DFO continues Conservation Measures for Atlantic Salmon in 2017
Those in the Maritime provinces looking to retain Atlantic salmon and grilse this year will be disappointed as the conservation measures instituted in 2015 will continue for the 2017 angling season across all Maritime Provinces. The Department of Fisheries and Oceans released a statement today announcing that the quota for grilse will remain at 0 for the Atlantic salmon recreational fishery in 2017, just like the previous two angling seasons.
The retention limit of 0 will apply in New Brunswick, Nova Scotia, and Prince Edward Island. Full text of the decision can be found here.
This will no doubt disappoint several groups including the New Brunswick Wildlife Federation who was pushing to allow Atlantic salmon grilse retention for this season. They release a statement saying that they did “not see any conservation merit in the 2015 mandatory hook and release measures. The Federation views the imposition of province-wide hook and release variance order as not reflecting the established science-based conservation principles for the management of Atlantic Salmon.” NBWF president Charlie LeBlanc was quoted at that time, saying, “Anglers being on the river as eyes and ears help to deter poaching. They also contribute to the economic welfare of the small communities along the rivers.” He said “fewer anglers on the river also means fewer young people are being introduced to the sport.”
Local angler Jean-Claude Cormier said, “Just my 2 cents, but I think it's great that there is still no salmon retention. I would like to see an across the board salmon catch and release though, as it would put more eyes on the water across the province. By open catch and release, I mean all the rivers in New Brunswick that have salmon should be allowed catch and release. By having it closed except for on the Miramichi and Restigouche, that opens up opportunities for poachers as there are seldom people there fishing that would otherwise deter a poacher to do his dirty deeds. For example, as an avid trout angler, I fish rivers now closed to salmon angling, therefore I rarely encounter other anglers. As a result, I have come across poachers and illegal gill nets. This needs to change.”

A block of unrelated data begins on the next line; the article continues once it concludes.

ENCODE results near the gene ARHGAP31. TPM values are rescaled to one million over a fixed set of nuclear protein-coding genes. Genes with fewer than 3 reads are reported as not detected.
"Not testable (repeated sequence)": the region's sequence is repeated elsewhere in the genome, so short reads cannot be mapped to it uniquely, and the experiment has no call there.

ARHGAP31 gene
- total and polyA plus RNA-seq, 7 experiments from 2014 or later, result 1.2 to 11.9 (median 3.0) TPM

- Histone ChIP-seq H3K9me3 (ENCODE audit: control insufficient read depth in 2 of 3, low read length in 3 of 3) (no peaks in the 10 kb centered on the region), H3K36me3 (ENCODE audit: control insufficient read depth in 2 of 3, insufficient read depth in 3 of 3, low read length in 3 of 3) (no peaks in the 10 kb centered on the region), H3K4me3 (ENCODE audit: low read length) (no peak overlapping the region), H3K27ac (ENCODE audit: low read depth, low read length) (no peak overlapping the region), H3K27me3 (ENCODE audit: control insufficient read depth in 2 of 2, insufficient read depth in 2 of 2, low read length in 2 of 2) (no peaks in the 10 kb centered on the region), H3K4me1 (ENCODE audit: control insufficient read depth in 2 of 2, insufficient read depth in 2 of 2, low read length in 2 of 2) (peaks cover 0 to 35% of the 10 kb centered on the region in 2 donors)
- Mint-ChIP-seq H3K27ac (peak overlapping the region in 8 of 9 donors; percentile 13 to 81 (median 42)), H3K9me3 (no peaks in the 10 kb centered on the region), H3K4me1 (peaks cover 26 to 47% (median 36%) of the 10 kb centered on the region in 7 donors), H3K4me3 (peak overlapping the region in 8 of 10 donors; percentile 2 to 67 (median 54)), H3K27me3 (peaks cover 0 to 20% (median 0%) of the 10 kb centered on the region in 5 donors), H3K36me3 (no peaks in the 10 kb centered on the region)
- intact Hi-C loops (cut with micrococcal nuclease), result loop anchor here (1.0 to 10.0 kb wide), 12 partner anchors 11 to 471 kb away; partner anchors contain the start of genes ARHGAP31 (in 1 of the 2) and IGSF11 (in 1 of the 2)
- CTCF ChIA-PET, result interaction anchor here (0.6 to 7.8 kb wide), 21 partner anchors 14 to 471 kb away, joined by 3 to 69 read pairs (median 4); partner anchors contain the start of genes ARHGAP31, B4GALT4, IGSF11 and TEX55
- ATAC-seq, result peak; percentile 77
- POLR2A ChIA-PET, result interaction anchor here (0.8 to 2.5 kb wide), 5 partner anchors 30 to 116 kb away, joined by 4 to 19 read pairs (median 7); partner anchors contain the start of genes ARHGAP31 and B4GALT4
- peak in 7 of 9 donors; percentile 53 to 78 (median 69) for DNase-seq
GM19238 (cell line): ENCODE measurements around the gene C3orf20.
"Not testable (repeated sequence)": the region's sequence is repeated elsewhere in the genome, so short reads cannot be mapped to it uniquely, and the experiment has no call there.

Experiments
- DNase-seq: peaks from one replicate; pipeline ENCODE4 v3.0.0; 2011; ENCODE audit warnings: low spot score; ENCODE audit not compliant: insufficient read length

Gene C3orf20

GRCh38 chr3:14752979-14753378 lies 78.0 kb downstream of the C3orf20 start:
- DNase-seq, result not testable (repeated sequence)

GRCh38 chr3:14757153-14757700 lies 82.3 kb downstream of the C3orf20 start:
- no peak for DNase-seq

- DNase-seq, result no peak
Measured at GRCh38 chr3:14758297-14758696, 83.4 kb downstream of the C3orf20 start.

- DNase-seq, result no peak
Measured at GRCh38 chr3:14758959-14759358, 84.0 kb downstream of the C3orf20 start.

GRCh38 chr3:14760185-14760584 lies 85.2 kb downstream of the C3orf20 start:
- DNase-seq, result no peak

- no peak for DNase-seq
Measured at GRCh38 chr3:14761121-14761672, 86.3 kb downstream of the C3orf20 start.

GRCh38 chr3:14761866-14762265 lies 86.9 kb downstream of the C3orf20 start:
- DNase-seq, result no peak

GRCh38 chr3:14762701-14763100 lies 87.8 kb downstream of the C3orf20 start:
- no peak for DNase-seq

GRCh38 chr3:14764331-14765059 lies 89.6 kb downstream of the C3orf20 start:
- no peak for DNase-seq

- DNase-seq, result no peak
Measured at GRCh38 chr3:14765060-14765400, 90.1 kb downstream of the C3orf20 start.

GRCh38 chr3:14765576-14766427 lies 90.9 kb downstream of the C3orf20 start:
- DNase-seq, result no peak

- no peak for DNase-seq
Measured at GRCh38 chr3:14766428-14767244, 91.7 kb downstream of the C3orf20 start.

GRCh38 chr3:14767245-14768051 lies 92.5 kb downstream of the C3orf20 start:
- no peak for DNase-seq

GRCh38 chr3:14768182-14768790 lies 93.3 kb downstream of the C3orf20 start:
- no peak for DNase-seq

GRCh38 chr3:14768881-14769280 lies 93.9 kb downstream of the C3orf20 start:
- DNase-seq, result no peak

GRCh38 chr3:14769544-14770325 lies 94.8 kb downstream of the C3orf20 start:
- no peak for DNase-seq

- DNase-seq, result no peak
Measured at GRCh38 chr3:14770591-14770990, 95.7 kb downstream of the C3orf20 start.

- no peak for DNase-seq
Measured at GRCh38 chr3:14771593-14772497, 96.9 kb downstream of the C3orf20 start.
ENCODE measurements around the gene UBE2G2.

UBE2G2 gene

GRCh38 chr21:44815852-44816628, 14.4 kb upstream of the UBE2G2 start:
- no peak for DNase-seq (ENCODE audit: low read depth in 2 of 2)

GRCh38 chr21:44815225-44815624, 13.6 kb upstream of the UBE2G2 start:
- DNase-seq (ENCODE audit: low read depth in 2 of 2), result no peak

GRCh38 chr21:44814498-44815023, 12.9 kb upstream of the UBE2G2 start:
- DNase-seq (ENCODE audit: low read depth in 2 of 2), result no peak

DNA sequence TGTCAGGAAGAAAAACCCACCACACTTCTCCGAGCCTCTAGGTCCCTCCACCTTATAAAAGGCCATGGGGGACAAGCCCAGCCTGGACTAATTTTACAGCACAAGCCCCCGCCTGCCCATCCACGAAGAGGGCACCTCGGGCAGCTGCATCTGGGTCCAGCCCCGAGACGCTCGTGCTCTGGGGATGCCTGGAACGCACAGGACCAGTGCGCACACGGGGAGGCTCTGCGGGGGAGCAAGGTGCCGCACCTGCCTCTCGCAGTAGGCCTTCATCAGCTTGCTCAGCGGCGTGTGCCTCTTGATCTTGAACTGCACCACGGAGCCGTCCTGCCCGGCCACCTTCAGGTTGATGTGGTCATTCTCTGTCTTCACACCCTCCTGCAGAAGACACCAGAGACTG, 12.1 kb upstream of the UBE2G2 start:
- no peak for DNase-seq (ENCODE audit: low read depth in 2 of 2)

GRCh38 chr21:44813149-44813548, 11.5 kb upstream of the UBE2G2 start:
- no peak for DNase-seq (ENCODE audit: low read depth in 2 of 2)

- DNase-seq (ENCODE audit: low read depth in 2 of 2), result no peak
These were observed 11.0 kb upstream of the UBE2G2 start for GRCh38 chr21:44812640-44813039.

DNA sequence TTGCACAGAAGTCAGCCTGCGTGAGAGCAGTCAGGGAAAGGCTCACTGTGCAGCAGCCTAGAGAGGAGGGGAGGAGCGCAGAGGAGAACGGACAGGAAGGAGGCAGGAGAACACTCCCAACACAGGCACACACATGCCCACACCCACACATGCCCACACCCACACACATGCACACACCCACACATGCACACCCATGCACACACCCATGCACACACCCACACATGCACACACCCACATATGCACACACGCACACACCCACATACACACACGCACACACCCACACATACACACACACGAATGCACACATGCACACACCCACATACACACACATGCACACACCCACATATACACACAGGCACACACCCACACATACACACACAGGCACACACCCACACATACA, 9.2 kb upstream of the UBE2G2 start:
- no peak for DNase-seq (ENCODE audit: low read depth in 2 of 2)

For those that will be fishing Atlantic salmon this season, please be mindful to follow all regulations. Pinch or remove your barbs on the flies and follow safe handling and release practices.
A reminder that angling for landlocked salmon is permitted in New Brunswick, and the tags distributed with provincial salmon angling licenses are only to be used for these fish. For further information about the province’s salmon and trout stocking program, check our previous article found here.
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